Solar Physics

, Volume 100, Issue 1, pp 465–490

Solar hard X-ray bursts

  • Brian R. Dennis

DOI: 10.1007/BF00158441

Cite this article as:
Dennis, B.R. Sol Phys (1985) 100: 465. doi:10.1007/BF00158441


The major results from SMM are presented as they relate to our understanding of the energy release and particle transportation processes that lead to the high-energy X-ray aspects of solar flares. Evidence is reviewed for a 152–158 day periodicity in various aspects of solar activity including the rate of occurrence of hard X-ray and gamma-ray flares. The statistical properties of over 7000 hard X-ray flares detected with the Hard X-Ray Burst Spectrometer are presented including the spectrum of peak rates and the distribution of the photon number spectrum. A flare classification scheme introduced by Tanaka is used to divide flares into three different types. Type A flares have purely thermal, compact sources with very steep hard X-ray spectra. Type B flares are impulsive bursts which show double footpoints in hard X-rays, and soft-hard-soft spectral evolution. Type C flares have gradually varying hard X-ray and microwave fluxes from high altitudes and show hardening of the X-ray spectrum through the peak and on the decay. SMM data are presented for examples of type B and type C events. New results are presented showing coincident hard X-rays, O v, and UV continuum observations in type B events with a time resolution of ≤128 ms. The subsecond variations in the hard X-ray flux during ≲ 10% of the stronger events are discussed and the fastest observed variation in a time of 20 ms is presented. The properties of type C flares are presented as determined primarily from the non-imaged hard X-ray and microwave spectral data. A model based on the association of type C flares and coronal mass ejections is presented to explain many of the characteristics of these gradual flares.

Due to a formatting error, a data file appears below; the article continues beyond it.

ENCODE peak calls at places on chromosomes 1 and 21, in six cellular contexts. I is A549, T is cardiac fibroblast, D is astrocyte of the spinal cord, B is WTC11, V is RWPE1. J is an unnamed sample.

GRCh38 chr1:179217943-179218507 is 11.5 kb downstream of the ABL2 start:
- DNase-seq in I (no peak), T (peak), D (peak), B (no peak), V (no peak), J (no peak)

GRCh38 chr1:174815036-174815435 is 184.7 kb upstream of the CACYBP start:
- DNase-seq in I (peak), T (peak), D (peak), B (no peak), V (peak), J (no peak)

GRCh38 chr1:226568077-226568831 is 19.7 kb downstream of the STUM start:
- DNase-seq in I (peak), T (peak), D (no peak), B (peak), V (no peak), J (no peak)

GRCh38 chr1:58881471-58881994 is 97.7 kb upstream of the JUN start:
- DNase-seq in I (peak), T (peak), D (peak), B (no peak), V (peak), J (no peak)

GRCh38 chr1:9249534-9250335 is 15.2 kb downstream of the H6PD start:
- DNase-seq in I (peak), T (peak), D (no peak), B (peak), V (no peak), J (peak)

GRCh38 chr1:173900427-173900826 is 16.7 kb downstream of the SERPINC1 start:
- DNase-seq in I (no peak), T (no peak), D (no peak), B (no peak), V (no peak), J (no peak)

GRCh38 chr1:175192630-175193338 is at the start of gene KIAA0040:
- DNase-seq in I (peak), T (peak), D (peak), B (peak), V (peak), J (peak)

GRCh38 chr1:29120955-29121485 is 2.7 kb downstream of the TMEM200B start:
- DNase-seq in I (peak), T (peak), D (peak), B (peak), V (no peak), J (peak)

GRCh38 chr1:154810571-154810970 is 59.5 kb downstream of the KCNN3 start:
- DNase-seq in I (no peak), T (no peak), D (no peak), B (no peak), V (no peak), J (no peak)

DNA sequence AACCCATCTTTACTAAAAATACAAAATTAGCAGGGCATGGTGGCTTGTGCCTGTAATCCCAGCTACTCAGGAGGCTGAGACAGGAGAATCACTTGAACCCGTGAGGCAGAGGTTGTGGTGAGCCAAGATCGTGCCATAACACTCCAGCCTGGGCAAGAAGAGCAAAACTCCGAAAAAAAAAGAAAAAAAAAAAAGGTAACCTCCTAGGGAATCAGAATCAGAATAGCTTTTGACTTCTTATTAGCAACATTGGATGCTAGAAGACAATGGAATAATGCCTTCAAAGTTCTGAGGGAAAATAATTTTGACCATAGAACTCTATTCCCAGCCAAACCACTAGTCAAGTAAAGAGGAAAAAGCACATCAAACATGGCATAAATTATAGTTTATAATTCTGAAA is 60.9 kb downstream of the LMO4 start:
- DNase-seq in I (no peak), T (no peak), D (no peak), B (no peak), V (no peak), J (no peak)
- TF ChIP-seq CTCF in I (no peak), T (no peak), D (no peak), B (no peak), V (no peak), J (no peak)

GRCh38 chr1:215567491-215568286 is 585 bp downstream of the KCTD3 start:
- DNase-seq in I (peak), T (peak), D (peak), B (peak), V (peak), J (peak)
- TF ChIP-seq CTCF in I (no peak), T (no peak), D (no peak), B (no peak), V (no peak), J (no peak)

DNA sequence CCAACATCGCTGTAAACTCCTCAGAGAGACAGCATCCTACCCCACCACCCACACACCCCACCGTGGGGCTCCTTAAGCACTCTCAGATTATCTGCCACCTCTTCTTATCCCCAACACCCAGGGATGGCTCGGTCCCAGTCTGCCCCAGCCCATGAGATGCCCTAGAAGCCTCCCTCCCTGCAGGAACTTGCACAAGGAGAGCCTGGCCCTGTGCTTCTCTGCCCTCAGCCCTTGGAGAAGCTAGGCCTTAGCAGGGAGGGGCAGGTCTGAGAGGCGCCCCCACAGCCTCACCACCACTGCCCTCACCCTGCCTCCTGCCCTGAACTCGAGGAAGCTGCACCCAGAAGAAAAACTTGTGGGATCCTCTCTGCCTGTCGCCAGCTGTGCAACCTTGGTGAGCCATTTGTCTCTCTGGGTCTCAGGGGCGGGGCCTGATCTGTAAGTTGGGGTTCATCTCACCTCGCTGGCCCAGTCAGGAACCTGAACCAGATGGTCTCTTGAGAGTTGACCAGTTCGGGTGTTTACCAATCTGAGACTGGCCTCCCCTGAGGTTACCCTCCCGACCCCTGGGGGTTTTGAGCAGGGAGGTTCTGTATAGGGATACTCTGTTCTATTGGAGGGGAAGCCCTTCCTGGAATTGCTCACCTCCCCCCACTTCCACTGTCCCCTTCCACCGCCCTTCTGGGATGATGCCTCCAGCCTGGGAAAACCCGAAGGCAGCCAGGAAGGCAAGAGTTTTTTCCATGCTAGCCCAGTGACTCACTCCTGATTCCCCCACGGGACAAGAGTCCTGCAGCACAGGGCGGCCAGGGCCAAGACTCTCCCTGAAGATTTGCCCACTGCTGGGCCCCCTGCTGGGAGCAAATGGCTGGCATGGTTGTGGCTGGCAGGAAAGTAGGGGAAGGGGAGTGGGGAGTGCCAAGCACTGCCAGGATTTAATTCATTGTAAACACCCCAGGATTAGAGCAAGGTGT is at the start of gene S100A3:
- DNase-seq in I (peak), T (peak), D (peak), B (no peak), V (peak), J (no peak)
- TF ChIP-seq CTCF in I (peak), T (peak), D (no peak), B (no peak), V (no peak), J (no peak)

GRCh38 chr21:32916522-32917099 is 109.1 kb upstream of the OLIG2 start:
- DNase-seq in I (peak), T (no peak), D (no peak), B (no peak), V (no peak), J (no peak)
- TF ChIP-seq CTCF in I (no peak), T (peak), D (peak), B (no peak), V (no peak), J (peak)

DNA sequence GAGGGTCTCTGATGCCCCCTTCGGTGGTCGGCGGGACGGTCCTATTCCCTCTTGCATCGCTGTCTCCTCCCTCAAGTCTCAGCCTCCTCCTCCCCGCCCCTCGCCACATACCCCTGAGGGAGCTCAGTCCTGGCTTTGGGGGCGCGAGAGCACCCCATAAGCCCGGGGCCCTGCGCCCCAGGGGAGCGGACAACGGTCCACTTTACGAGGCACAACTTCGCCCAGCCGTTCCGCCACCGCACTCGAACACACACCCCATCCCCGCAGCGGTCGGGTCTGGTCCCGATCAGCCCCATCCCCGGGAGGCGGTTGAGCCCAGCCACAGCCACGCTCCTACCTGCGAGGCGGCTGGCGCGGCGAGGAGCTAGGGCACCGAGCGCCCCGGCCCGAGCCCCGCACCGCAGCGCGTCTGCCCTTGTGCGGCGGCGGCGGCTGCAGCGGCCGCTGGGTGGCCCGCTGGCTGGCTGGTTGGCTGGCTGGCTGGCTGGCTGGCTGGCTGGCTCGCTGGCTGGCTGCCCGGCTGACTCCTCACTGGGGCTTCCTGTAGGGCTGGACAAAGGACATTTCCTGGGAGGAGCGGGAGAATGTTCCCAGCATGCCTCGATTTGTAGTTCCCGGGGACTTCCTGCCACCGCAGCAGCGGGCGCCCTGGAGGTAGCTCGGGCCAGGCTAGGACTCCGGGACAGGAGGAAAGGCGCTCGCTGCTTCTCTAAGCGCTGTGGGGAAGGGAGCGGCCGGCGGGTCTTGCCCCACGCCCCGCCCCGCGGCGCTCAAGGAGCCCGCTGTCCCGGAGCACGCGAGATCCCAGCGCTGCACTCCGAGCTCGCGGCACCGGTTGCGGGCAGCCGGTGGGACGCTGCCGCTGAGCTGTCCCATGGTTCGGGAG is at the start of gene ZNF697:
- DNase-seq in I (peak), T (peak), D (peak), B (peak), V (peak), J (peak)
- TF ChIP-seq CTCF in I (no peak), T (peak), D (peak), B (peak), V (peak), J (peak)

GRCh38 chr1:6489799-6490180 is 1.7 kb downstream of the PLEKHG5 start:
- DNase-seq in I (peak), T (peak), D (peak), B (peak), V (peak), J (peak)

Copyright information

© D. Reidel Publishing Company 1985

Authors and Affiliations

  • Brian R. Dennis
    • 1
  1. 1.Laboratory for Astronomy and Solar Physics, NASA Goddard Space Flight CenterGreenbeltU.S.A.

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